Assessment of Chesapeake Bay Program Selection and Use of Indicators
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A taxonomy of environmental indicators was developed to inform management of aquatic ecosystems, and its utility was evaluated through application within the Chesapeake Bay Program. We considered a set of 82 metrics generated by this Program, using qualitative assessment of descriptive materials. We found that 30 of these metrics conveyed sufficient information about the larger system to be considered true indicators. These 30 were classified according to the proposed taxonomy into one or more of five types: condition, evaluation, diagnostic, communication, or futures. We also evaluated the scales at which these indicators function temporally and spatially. We conclude that only a limited number of indicators are designed to be diagnostic and/or designed to forecast future conditions. The scale analyses suggest the indicator set is not focused on local scales and/or the watershed component of the Bay system. The taxonomy succeeds in framing an assessment of existing indicator sets that can productively guide future development efforts.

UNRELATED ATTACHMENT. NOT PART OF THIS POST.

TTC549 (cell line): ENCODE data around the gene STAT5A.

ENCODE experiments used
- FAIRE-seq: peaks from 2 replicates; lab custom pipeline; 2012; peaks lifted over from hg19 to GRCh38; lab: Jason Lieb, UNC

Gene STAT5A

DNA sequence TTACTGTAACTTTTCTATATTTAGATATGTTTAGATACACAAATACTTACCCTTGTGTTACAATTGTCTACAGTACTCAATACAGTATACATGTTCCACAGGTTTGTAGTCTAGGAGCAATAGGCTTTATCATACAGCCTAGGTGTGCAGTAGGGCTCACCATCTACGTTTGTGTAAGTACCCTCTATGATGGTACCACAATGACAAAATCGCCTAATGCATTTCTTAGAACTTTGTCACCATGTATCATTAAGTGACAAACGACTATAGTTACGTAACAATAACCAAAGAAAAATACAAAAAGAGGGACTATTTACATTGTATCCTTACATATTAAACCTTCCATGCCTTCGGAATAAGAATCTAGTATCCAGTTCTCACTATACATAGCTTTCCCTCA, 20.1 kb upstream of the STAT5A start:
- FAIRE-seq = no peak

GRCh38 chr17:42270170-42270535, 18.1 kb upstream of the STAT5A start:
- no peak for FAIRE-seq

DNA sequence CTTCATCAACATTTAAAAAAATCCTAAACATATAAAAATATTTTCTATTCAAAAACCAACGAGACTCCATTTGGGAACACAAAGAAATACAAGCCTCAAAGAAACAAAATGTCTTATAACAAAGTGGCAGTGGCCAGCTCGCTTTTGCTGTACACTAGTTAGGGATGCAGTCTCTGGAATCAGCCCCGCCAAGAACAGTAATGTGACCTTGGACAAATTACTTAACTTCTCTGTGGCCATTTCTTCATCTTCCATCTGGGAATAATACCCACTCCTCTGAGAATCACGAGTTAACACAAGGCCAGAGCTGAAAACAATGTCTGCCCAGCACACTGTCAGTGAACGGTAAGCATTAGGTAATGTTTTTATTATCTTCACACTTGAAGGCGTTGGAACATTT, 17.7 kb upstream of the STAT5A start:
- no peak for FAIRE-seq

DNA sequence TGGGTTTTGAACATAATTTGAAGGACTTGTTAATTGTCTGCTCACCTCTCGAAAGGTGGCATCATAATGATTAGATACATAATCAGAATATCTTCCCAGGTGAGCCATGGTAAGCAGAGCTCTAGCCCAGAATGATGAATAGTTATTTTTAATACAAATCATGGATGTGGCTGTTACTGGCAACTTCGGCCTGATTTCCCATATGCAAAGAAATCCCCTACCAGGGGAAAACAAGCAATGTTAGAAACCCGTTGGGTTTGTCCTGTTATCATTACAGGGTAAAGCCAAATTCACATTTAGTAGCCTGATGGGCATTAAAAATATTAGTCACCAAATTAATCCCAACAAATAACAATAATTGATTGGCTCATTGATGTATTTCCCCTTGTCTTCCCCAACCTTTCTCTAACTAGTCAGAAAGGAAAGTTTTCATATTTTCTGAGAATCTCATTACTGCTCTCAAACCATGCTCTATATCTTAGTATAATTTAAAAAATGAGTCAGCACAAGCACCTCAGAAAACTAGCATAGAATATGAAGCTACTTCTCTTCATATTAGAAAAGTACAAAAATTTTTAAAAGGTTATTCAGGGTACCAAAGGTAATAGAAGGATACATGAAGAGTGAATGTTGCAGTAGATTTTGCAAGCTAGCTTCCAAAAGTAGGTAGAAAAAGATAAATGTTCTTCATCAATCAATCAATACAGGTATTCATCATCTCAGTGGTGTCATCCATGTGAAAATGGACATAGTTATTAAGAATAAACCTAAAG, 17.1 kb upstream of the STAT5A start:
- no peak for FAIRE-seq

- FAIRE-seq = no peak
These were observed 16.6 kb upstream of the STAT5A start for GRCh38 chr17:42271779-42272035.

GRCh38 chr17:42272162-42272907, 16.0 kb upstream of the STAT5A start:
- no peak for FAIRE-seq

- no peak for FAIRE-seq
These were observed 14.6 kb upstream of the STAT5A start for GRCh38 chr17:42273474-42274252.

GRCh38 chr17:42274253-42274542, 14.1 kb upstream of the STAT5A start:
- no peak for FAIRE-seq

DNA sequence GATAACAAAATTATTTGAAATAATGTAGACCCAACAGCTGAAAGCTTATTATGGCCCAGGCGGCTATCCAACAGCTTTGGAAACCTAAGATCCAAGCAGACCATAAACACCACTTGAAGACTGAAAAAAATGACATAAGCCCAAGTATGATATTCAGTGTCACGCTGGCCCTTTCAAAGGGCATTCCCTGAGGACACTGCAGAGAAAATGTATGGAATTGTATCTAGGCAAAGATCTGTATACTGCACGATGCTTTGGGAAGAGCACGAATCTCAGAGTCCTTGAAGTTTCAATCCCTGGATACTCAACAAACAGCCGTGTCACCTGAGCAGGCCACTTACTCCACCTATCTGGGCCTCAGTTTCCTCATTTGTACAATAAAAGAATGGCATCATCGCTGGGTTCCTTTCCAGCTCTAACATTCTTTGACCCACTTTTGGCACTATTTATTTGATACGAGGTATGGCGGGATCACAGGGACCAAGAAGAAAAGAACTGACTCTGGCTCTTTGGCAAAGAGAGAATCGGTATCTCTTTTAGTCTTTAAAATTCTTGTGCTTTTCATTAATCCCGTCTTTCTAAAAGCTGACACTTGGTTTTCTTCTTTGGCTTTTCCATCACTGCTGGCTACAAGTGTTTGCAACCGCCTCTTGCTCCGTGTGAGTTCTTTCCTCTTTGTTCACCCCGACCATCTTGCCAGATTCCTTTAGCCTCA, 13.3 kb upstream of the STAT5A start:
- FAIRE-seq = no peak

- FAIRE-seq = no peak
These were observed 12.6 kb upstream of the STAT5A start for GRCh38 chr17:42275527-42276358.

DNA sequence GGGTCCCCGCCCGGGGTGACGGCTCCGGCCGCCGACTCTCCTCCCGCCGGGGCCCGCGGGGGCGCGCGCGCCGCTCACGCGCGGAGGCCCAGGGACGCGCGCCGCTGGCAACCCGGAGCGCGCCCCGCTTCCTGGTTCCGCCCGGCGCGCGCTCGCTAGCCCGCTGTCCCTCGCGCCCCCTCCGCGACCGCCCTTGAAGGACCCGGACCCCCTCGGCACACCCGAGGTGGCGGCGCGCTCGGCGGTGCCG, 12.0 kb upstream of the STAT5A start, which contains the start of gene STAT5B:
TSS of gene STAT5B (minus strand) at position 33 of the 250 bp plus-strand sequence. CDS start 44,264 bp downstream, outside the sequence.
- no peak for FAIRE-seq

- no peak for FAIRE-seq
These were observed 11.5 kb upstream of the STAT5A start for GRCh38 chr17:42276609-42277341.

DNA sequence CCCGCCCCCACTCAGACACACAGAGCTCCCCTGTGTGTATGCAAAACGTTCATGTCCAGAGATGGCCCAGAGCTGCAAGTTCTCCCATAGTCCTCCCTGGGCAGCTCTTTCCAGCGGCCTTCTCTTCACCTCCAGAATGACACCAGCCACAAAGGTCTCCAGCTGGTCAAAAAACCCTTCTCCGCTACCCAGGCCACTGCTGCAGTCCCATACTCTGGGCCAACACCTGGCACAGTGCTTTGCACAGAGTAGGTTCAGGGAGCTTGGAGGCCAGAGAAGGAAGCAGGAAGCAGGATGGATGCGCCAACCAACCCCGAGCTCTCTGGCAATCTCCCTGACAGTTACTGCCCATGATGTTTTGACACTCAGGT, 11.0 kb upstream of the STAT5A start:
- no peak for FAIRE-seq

Keywordsenvironmental indicators taxonomy Chesapeake Bay Program
This research has been supported by a grant from the U.S. Environmental Protection Agency’s Science to Achieve Results (STAR) Estuarine and Great Lakes (EaGLe) program through funding to the Atlantic Slope Consortium, U.S. EPA agreement R-82868401. Although the research described in this article has been funded wholly or in part by the United States Environmental Protection Agency, it has not been subjected to the Agency’s required peer and policy review and, therefore, does not reflect the view of the Agency and no official endorsement should be inferred.
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